Planned Parenthood funding creates dilemma for Obama administration
Indiana's move to cut off federal funding to Planned Parenthood clinics has not only created a national abortion controversy but also poses a dilemma for the Obama administration.
Tribune Washington bureau
WASHINGTON — Indiana's move to cut off federal funding to Planned Parenthood clinics has not only created a national abortion controversy but also poses a dilemma for the Obama administration.
While the state's action appears to violate the Medicaid Act, federal officials have few obvious remedies other than to cut off money that pays for health care for low-income women.
The controversy focuses on abortion even though the federal law says Medicaid money can't be used to pay for the procedure. Indiana Republicans, however, say paying for medical services provided by a Planned Parenthood clinic supports the facility and indirectly subsidizes abortion.
Indiana Gov. Mitch Daniels, a possible Republican contender for the White House, set the stage for a legal and political clash with the administration last week when he announced he will sign legislation requiring the funding cutoff for Planned Parenthood. An "overwhelming majority of Hoosiers" are opposed in principle to any use of "tax dollars to support abortion," he said.
But the federal Medicaid Act, which pays for care for patients who are poor, says these persons may choose any provider who is "qualified" and "willing" to provide a service. In many states, Planned Parenthood clinics provide basic health care and medical tests for low-income women.
Still, federal money flows through the states. And Indiana as early as Friday will become the first to bar funding for "any entity that performs abortions or maintains or operates a facility where abortions are performed."
The measure targets 28 clinics run by Planned Parenthood in Indiana, four of which offer abortions, according to Betty Cockrum, the group's president.
U.S. health officials have been pondering how to respond.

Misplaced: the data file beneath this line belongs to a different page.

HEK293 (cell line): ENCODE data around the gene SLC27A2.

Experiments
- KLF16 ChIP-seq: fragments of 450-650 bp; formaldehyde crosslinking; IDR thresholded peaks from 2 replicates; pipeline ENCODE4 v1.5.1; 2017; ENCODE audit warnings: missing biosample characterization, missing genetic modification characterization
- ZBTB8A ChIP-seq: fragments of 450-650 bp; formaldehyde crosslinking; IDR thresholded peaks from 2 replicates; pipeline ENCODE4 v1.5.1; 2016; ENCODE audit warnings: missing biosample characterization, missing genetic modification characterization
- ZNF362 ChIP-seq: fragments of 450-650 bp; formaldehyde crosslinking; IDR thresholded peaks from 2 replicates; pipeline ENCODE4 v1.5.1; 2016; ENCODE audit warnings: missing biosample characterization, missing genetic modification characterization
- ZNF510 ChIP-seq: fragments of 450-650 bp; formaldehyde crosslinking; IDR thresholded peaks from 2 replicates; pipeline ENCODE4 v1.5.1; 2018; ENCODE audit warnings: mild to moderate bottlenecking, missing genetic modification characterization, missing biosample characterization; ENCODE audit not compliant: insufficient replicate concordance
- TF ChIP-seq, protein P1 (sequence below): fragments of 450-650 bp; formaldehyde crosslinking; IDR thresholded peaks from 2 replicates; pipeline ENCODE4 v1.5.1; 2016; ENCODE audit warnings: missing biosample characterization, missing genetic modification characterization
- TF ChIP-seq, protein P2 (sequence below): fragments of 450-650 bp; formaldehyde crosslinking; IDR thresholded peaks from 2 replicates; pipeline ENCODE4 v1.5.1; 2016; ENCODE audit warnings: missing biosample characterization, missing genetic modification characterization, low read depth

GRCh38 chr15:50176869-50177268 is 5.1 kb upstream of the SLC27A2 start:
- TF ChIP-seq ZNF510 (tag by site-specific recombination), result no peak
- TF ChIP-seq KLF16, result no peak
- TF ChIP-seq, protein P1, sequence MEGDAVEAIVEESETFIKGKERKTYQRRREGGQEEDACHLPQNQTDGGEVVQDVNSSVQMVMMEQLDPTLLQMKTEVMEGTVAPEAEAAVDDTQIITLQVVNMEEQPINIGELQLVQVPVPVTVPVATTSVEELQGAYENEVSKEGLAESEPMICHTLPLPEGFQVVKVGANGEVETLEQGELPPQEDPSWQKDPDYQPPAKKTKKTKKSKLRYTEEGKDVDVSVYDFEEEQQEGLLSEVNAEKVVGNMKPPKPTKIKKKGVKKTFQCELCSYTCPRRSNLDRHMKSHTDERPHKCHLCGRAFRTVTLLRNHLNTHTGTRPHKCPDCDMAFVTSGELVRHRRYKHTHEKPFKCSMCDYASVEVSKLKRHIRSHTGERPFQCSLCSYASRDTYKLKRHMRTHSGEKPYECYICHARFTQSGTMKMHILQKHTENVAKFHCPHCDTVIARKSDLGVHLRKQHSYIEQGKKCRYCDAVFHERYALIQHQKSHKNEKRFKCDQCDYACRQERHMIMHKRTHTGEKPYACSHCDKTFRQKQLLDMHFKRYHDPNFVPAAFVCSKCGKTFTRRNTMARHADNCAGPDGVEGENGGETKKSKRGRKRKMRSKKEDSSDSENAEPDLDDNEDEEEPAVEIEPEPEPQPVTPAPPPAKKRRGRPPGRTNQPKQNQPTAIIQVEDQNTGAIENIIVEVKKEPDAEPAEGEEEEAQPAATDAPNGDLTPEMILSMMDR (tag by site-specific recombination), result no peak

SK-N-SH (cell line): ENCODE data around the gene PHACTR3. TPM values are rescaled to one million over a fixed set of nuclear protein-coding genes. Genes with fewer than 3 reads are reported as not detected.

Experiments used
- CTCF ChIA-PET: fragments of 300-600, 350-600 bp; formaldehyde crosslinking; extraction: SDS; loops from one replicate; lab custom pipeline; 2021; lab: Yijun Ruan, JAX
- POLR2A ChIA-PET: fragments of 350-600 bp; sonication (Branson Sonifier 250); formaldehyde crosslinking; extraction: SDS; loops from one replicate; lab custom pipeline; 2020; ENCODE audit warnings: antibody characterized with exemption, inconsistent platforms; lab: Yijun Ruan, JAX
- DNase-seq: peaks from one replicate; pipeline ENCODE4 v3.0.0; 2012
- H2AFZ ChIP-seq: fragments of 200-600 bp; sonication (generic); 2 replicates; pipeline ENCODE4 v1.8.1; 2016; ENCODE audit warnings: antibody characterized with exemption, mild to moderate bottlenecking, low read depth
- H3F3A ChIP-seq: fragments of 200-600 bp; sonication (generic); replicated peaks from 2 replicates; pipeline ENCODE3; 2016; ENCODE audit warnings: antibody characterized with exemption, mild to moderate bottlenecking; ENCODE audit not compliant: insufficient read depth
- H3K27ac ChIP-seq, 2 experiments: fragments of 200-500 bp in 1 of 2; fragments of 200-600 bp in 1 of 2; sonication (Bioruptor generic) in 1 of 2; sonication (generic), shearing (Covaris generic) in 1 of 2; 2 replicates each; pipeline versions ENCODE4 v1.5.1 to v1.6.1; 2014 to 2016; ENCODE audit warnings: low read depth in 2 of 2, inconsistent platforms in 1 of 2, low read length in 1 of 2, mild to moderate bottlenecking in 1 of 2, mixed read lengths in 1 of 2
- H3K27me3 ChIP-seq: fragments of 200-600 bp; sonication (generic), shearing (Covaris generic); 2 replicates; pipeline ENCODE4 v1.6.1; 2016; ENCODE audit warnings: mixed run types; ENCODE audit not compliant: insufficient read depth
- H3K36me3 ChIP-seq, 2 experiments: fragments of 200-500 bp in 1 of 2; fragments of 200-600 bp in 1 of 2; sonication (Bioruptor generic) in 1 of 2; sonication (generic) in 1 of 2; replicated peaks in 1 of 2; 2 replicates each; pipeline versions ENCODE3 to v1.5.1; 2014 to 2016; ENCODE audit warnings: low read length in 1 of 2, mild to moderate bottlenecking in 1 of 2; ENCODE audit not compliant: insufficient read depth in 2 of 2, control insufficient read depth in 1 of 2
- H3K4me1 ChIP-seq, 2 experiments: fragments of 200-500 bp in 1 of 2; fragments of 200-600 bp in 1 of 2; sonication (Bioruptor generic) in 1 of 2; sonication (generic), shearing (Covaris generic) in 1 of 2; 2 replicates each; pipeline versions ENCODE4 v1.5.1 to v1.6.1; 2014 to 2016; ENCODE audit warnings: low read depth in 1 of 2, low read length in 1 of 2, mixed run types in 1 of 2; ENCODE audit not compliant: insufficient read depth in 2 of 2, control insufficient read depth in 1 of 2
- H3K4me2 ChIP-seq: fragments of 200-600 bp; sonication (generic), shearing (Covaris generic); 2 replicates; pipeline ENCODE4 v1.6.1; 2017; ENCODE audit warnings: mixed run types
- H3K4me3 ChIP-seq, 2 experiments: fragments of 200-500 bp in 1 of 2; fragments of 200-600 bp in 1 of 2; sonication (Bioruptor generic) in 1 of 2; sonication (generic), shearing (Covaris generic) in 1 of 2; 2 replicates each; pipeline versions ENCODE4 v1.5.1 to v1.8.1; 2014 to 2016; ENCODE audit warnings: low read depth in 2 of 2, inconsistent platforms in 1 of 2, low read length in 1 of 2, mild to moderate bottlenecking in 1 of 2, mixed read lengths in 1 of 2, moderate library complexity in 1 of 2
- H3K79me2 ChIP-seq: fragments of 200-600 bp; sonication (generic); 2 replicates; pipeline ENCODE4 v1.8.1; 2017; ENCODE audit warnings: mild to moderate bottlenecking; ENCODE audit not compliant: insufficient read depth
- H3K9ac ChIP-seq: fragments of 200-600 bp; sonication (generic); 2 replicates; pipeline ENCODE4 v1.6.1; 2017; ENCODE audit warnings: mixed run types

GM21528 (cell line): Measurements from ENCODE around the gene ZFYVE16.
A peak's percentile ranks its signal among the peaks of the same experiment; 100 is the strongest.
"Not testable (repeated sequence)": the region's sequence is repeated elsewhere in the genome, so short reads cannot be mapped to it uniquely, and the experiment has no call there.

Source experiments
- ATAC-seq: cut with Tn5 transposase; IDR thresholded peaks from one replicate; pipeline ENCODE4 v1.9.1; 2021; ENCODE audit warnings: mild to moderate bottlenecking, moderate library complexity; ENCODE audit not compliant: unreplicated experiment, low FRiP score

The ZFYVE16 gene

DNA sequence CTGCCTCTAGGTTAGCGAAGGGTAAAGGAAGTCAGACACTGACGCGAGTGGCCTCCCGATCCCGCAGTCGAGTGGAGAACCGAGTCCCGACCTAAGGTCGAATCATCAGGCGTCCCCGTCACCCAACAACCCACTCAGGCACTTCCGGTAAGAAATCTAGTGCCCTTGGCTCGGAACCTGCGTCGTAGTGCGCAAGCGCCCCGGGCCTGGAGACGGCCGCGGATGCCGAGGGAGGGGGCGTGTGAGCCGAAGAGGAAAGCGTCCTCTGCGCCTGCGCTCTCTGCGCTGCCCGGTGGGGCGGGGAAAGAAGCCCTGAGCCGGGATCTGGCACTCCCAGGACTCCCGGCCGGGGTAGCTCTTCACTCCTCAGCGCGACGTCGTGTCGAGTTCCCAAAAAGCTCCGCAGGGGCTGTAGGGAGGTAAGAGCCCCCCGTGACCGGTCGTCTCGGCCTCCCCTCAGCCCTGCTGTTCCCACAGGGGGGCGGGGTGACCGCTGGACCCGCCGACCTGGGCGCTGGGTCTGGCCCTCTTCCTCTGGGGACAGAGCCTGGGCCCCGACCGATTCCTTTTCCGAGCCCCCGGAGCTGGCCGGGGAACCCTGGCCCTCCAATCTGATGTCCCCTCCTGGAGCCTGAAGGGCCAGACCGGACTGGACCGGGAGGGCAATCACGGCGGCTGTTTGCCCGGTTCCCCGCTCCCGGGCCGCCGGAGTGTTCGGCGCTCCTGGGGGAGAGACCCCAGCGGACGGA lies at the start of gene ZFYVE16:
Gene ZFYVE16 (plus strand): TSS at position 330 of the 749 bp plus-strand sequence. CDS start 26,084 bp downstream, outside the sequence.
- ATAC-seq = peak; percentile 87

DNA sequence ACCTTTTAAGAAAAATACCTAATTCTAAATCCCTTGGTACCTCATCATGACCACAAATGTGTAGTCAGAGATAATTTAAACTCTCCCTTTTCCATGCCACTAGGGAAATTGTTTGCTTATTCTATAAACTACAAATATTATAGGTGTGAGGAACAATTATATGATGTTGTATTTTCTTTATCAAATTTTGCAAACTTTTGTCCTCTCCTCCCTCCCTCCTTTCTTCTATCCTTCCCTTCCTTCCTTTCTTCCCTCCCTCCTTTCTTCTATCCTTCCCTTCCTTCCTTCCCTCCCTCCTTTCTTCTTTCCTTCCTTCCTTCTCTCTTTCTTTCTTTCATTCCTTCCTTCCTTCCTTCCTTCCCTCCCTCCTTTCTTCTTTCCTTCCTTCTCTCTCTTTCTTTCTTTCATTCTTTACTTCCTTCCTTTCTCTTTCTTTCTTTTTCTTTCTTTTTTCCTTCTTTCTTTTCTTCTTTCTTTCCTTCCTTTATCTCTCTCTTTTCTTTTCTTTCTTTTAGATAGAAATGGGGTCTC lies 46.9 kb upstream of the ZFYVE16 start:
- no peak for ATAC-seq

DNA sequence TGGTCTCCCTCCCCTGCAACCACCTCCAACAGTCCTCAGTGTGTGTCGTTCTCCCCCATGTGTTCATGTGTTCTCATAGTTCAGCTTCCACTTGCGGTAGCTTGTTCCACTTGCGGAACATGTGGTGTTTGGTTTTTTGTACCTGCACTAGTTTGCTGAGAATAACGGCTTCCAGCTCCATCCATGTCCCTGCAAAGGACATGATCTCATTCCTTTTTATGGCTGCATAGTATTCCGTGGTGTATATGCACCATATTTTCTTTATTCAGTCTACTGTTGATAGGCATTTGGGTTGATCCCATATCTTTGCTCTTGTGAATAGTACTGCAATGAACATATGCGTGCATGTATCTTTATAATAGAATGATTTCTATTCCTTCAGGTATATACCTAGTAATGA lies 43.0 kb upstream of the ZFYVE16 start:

"If the state denies payment to these providers, that would be illegal," said Mary Kahn, a spokeswoman for the Centers for Medicare and Medicaid Services, the U.S. agency that administers the two huge health-care programs. "There are some options available to us, but I can't say what action will be taken to bring the state into compliance. All we can say now is we will review the matter once Indiana decides."
The long-standing assumption has been that the federal government and the states would work together to provide health care for poor patients, said George Washington University law professor Sara Rosenbaum. She said she has never seen a situation quite like this.
Past disputes arose over whether to cut off funding to nursing homes or clinics because of questions about the quality of their care. "This is radically different," Rosenbaum said. "This is about the exclusion of a qualified provider over something that is unrelated to Medicaid. But the secretary [of Health and Human Resources] doesn't have an obvious remedy other than a total cutoff of federal funds."
House Republicans, led by Rep. Mike Pence, R-Ind., voted in February to cut off all federal funding to Planned Parenthood. Senate Democrats and President Obama blocked that bill from becoming law. But GOP-led states could achieve the same goal partly by following Indiana's lead.
"I expect a lot of states will try to do this," Rosenbaum said.
Daniels, a former budget director for President George W. Bush, has strong support in Republican circles because of his background in overseeing state and federal budgets. He irritated some social conservatives this year when he called for a "truce" on social issues. But his announcement last week that he will sign the Indiana bill into law instantly raised his standing with them.
Lawyers for Planned Parenthood say they quickly will go to federal court seeking an order that stops the Indiana measure. "Our contention is that Indiana can't do this," said Kenneth Falk, an American Civil Liberties Union (ACLU) lawyer in Indianapolis. "Medicaid says patients have a right to choose their health-care provider. Indiana seems to have forgotten this is a federal program."
Cockrum says federal funding provides about $3 million, or about 20 percent, of her group's overall budget of $15 million a year. She argues a cutoff in funds would not only hurt health care for low-income women but also increase the incidence of abortion.
"They are attacking the largest provider of family-planning services," she said. "Nobody does more than we do to reduce the incidence of unintended pregnancies and abortions. If this goes forward, it will cause Indiana to see more abortions, not fewer."
Daniels, however, argued that low-income women will have plenty of options for health care beyond Planned Parenthood.
"I ... can confirm that all nonabortion services, whether family planning or basic women's health, will remain readily available in every one of our 92 counties," he said.
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